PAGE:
Producing clean energy from thin air? Yes, it is possible

An EU-funded research team has developed an efficient process to produce energy from CO2 - an innovation that could help Europe make the switch to a more sustainable, competitive economy.

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Countries
Countries
  Algeria
  Argentina
  Australia
  Austria
  Bangladesh
  Belarus
  Belgium
  Benin
  Bolivia
  Bosnia and Herzegovina
  Brazil
  Bulgaria
  Burkina Faso
  Cambodia
  Cameroon
  Canada
  Cape Verde
  Chile
  China
  Colombia
  Costa Rica
  Croatia
  Cyprus
  Czechia
  Denmark
  Ecuador
  Egypt
  Estonia
  Ethiopia
  Faroe Islands
  Finland
  France
  French Polynesia
  Georgia


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Published: 17 January 2020  
Related theme(s) and subtheme(s)
EnergyRenewable energy sources
EnvironmentClean technology and recycling
European Innovation Council (EIC) pilotEIC Accelerator Pilot
Industrial researchMaterials & products
Innovation
Research policyHorizon 2020
SMEs
Countries involved in the project described in the article
Germany
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Producing clean energy from thin air? Yes, it is possible

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© Vectorvstocker #117484300, source:stock.adobe.com 2020

Not only are fossil fuels extremely polluting to use but they are also a finite resource. The pressure is on to find clean, safe alternatives for the production of energy that are also sustainable over time. Europe is still very dependent on the import of fossil fuels with 73 % of our energy needs being met in this way. At the same time, there is great concern over the amount of CO2 produced by industrial processes and its effect on our environment.

The EU-funded WILLPOWER project set out to address all of these issues with one ground-breaking concept – to use CO2 as a raw material with which to produce energy through a chemical process that would result in the production of methanol.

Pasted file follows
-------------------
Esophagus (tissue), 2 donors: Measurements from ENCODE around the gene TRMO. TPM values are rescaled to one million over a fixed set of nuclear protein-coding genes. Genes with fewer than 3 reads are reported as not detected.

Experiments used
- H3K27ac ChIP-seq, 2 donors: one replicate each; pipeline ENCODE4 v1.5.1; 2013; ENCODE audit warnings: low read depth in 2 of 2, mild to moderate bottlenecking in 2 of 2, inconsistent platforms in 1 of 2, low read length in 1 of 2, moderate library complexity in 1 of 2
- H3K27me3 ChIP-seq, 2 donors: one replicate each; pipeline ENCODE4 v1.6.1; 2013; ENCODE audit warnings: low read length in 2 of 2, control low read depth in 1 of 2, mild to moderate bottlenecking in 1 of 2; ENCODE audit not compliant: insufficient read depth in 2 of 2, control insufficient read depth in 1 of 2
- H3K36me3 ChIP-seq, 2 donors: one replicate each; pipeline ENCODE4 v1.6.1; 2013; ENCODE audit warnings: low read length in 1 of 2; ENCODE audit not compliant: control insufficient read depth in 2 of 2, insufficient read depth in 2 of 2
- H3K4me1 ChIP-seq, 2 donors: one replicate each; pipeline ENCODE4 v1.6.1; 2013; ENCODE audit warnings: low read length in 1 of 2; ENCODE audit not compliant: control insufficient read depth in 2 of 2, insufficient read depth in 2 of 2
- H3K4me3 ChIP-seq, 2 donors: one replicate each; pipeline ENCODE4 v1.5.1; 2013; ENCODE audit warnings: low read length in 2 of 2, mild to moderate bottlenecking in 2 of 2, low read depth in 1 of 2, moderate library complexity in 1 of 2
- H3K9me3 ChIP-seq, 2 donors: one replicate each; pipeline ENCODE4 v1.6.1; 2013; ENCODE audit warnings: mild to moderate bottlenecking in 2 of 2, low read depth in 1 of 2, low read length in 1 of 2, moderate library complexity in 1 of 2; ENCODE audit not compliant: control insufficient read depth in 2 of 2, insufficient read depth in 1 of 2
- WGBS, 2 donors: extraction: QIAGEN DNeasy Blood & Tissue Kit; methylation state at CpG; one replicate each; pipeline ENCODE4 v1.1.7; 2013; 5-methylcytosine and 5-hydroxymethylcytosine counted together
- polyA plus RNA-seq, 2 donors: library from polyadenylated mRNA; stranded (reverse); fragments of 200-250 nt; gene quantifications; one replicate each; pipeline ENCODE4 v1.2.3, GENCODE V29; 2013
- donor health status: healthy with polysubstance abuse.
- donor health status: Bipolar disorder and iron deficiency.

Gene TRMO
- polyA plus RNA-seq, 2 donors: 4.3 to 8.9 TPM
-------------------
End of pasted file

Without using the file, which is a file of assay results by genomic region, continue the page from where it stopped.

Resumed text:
Inspired by the concept of the ‘methanol economy’ put forward by the Nobel Prize winner Georges Olah, the WILLPOWER team set out to demonstrate that CO2 could be harnessed as a resource to provide a clean and safe source of energy for the future.

‘Our motivation was to change society’s thinking about what is perceived as the CO2 problem,’ says project coordinator Antonio Martinez of Gensoric in Germany. ‘If CO2 is seen as a resource to be used and recycled, in line with the idea of a circular economy, then we can solve many of the energy challenges that we are facing.’

A revolution in energy provision

The project looked to nature for its inspiration. By analysing the way in which alcohol is processed in the human body, producing CO2 and water as a by product, the team considered whether by reversing the series of enzymatic chemical reactions occurring they could produce alcohol – in this case, methanol – from CO2 and water.

Its big innovation was the design of an ‘intelligent’ electrode and custom enzymes which together are able, in a reactor chamber, to produce the right sequence of chemical reactions to transform CO2 and water into methanol. Methanol burns clean, is safe to use and versatile in its possible applications. Its potential as a source of energy for the future is enormous.

‘An obvious first application of the process we have developed is in home heating systems,’ says Martinez. ‘In this area, we will work with existing providers of heating and cooling systems in Europe who can also provide the installation, maintenance and customer support necessary in this sector.’

The project is also in negotiations with the wind turbine industry, where excess energy produced during high winds could be harnessed to produce methanol for storage and later use. This allows them to use energy that cannot be fed into the grid and was previously lost. In the automobile sector, adaptation of the process could lead to a clean method of propulsion, not reliant on batteries which pose their own environmental issues, and safer than hydrogen.

‘Technically speaking we have demonstrated that the system works, that it produces methanol and that it is completely safe to run,’ says Martinez. ‘Now we are working with our partners to make sure that the full potential of this breakthrough is used to ensure a cleaner, safer and more self-sufficient energy sector for Europe in the future.’

Project details

  • Project acronym: WILLPOWER
  • Participants: Germany (Coordinator)
  • Project N°: 726539
  • Total costs: € 2 442 500
  • EU contribution: € 1 709 750
  • Duration: June 2016 to May 2018

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